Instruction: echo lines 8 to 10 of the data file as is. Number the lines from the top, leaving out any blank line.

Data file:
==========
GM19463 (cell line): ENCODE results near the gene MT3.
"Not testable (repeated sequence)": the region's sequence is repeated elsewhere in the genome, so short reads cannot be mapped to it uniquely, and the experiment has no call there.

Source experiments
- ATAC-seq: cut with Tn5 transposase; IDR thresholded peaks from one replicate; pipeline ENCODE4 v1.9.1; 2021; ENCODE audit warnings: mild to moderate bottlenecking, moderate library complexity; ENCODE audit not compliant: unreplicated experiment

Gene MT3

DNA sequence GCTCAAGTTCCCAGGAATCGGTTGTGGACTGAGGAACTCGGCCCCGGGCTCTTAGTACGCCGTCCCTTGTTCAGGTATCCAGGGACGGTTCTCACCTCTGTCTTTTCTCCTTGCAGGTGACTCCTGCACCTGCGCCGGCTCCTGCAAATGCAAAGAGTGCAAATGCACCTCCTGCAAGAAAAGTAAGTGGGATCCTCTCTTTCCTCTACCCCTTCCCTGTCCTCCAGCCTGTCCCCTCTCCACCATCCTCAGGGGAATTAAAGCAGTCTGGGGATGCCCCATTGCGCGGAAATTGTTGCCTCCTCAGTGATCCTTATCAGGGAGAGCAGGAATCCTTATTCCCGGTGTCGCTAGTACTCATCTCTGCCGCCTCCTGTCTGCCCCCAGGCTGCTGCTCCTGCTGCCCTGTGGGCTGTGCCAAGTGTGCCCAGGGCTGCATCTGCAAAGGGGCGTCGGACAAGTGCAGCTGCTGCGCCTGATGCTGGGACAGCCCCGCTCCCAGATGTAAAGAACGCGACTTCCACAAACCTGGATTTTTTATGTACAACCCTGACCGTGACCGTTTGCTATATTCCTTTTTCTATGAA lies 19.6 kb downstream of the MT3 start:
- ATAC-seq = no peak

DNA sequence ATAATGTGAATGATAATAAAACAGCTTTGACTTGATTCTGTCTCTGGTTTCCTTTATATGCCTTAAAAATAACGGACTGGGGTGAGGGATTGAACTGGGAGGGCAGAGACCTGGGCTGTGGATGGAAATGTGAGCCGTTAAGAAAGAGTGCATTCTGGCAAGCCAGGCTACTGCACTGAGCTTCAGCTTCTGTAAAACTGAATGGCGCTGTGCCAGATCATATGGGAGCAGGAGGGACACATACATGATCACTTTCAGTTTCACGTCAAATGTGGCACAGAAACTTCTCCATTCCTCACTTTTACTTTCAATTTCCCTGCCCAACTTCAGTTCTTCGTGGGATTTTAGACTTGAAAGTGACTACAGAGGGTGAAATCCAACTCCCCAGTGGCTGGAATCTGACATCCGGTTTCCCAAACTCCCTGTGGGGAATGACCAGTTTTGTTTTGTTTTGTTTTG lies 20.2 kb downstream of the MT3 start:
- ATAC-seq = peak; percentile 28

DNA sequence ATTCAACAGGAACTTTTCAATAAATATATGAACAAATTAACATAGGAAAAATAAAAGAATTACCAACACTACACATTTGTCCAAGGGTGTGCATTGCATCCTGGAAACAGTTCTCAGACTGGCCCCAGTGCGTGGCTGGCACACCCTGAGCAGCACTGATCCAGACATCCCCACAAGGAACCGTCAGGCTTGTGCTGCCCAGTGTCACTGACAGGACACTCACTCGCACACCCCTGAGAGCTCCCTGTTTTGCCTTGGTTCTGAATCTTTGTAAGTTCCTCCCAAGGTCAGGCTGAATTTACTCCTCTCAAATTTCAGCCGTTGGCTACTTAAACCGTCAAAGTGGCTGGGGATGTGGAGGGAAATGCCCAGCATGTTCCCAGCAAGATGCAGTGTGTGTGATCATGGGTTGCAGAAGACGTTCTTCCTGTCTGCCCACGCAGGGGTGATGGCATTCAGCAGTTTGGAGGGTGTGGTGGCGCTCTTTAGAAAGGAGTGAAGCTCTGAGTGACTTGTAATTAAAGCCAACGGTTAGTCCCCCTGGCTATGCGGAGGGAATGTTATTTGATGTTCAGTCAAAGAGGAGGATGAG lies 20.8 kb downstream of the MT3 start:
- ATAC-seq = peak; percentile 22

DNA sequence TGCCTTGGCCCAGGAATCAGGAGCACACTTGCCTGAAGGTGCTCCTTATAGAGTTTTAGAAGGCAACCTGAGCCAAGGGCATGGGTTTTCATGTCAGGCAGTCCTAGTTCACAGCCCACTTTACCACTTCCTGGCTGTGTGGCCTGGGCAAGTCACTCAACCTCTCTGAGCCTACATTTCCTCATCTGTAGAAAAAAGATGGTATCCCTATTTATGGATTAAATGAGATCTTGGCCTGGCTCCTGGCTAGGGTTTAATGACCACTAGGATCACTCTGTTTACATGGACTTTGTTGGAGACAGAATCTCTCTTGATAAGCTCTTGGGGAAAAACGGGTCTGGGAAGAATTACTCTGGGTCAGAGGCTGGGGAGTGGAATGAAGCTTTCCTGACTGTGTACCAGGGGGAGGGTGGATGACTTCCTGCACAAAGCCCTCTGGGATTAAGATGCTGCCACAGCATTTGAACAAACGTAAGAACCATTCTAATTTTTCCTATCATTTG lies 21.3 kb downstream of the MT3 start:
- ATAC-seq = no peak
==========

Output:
DNA sequence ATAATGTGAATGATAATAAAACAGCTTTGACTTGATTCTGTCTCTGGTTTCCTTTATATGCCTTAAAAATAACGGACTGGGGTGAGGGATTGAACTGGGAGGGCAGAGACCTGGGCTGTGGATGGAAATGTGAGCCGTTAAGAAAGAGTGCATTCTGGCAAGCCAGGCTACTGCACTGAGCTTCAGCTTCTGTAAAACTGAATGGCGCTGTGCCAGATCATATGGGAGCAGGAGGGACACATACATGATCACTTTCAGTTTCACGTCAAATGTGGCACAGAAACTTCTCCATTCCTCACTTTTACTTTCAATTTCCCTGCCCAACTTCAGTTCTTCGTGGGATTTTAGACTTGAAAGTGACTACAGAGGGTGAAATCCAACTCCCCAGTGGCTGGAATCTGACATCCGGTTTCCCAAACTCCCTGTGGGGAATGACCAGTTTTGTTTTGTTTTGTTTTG lies 20.2 kb downstream of the MT3 start:
- ATAC-seq = peak; percentile 28

DNA sequence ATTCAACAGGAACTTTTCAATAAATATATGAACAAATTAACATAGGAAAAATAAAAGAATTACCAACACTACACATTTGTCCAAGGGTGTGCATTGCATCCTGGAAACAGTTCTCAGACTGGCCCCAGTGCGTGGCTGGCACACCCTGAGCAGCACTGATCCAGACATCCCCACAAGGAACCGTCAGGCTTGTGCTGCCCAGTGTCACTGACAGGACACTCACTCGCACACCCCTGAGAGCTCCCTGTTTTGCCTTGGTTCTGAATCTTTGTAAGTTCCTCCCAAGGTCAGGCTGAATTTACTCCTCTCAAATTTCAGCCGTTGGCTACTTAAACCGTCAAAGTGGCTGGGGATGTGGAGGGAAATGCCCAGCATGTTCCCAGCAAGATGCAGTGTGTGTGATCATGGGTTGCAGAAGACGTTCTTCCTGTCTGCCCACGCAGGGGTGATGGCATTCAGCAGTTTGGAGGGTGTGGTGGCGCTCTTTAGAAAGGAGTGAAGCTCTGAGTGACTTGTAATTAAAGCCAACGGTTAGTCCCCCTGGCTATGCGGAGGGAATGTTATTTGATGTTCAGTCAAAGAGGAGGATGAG lies 20.8 kb downstream of the MT3 start: